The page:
Sexy and sultry (yet typically leaving something to the imagination), pin-ups cause many of us to think of the time surrounding World War Two. But in reality, the pin-up even precedes World War One. And, bizarrely enough, it came about thanks to the bicycle.
Women on bicycles meant more than just decreased travel time; it introduced an era in which women no longer required a man’s help to get from A to B. But there was a hang up: the bicycle’s composition did not exactly make it easy for women of the 19th century–typically donning floor-length dresses and skirts–to use. Because of this, ladies started to warm to more functional and form-fitting pants, inevitably highlighting the shapes that their skirts had once concealed.
As ministers and doctors campaigned against bicycles under the pretense of “safety”–women, according to these supposed experts, could damage their fragile internal structure (as well as the possibility of seat friction causing arousal) if they rode a bike–the women’s suffrage movement adopted the freedoms that the new mode of transportation afforded them wholeheartedly.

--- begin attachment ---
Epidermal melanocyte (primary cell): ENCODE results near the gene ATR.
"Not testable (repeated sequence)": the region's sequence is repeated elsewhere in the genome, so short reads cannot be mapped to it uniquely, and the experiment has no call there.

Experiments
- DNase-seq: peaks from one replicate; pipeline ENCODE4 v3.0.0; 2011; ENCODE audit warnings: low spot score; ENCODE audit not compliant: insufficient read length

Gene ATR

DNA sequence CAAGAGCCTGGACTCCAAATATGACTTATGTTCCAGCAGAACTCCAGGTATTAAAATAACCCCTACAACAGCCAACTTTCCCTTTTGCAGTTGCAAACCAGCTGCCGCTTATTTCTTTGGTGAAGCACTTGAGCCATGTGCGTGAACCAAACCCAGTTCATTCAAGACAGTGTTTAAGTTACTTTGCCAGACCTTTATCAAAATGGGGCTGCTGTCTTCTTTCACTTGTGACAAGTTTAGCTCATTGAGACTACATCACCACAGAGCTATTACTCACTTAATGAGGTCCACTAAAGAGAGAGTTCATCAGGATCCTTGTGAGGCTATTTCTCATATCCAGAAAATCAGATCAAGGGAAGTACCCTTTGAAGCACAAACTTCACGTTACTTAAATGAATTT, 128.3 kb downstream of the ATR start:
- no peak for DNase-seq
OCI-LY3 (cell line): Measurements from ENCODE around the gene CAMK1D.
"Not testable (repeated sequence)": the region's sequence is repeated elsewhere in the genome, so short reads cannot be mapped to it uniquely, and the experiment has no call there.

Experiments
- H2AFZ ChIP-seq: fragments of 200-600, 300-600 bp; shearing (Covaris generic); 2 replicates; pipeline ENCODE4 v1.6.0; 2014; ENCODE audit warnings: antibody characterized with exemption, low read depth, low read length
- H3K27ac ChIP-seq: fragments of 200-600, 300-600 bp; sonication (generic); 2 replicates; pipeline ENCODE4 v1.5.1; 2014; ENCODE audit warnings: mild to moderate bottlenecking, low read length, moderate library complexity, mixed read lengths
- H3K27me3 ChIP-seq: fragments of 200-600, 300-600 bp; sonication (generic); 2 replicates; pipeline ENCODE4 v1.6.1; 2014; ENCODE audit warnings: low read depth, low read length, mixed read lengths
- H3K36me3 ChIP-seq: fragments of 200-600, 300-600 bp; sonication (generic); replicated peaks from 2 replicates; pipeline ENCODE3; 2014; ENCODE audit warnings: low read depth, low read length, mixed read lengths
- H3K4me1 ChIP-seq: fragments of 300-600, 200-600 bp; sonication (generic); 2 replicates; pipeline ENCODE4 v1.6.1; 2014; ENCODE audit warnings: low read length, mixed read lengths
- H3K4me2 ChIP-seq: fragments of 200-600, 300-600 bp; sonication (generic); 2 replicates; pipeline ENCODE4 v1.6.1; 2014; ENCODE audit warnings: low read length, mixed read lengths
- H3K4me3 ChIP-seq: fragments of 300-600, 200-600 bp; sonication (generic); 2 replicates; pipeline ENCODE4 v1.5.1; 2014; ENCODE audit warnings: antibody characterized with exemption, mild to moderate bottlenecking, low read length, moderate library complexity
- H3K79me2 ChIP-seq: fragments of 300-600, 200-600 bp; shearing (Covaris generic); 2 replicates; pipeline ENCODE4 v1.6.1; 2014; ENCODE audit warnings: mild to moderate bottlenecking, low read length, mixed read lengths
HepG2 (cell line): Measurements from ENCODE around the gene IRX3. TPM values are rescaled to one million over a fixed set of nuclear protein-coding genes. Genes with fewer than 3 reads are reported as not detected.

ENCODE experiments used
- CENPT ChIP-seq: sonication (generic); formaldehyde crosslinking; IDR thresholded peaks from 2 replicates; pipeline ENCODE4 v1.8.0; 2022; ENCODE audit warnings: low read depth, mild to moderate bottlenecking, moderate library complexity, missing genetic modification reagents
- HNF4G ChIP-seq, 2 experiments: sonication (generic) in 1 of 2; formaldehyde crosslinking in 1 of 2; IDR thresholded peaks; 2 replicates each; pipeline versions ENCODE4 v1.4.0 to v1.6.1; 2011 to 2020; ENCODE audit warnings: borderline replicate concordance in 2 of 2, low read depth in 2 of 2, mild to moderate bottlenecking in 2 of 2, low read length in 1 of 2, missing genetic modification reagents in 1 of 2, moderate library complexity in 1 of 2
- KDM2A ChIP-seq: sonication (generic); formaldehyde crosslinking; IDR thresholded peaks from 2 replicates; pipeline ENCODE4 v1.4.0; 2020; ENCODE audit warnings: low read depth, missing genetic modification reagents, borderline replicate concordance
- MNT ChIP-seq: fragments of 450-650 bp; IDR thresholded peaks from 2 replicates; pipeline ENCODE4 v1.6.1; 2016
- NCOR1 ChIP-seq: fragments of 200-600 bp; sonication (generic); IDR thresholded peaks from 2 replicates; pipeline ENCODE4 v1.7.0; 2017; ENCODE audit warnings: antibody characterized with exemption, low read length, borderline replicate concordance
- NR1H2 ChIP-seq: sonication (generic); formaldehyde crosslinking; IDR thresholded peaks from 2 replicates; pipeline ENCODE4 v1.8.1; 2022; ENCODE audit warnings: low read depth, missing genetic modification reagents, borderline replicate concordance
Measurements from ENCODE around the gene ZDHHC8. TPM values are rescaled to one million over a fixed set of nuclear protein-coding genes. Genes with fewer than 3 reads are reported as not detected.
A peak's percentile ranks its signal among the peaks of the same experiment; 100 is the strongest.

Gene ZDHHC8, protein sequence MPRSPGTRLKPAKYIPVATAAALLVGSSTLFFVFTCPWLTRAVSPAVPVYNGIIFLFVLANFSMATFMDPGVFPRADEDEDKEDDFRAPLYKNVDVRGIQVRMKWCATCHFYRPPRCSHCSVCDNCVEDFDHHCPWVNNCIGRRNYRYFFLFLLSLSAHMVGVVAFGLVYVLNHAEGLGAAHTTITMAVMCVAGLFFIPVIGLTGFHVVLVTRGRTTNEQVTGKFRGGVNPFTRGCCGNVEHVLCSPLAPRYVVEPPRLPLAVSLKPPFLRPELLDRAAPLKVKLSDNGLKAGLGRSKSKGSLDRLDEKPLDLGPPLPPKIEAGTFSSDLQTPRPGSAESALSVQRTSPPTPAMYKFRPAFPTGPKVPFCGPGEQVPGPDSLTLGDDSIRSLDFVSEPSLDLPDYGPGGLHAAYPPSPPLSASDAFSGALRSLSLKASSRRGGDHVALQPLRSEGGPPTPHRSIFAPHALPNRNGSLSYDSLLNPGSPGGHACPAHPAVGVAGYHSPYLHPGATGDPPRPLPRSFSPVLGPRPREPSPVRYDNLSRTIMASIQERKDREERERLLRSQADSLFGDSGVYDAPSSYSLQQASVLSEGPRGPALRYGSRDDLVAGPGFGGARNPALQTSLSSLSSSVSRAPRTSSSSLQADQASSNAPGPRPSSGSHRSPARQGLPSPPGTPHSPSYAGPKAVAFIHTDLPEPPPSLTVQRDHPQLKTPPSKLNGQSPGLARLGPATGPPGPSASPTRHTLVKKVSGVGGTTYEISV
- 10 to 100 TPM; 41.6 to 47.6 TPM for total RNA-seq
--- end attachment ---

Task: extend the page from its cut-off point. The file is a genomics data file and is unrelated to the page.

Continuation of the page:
In discarding the petticoats and ground-length skirts for bloomers, the artistic inspiration that is the female form would soon assume new roles.
In 1895, Life Magazine illustrator Charles Dana Gibson forever changed the future of women’s fashion with images of what he saw as the personification of the feminine ideal of beauty. The renderings of well-endowed women with hourglass figures and full lips became known as the Gibson Girl, which Gibson considered to be the composite of “thousands of American Girls.”
The pictures would run in the pages of Life Magazine for the next 20 years, and would inspire countless imitators. As printing technology made gains, more and more magazines featured images of this unattainable idealistic beauty. For the first time in the United States, men had an easily attainable source of feminine fantasy at their fingertips.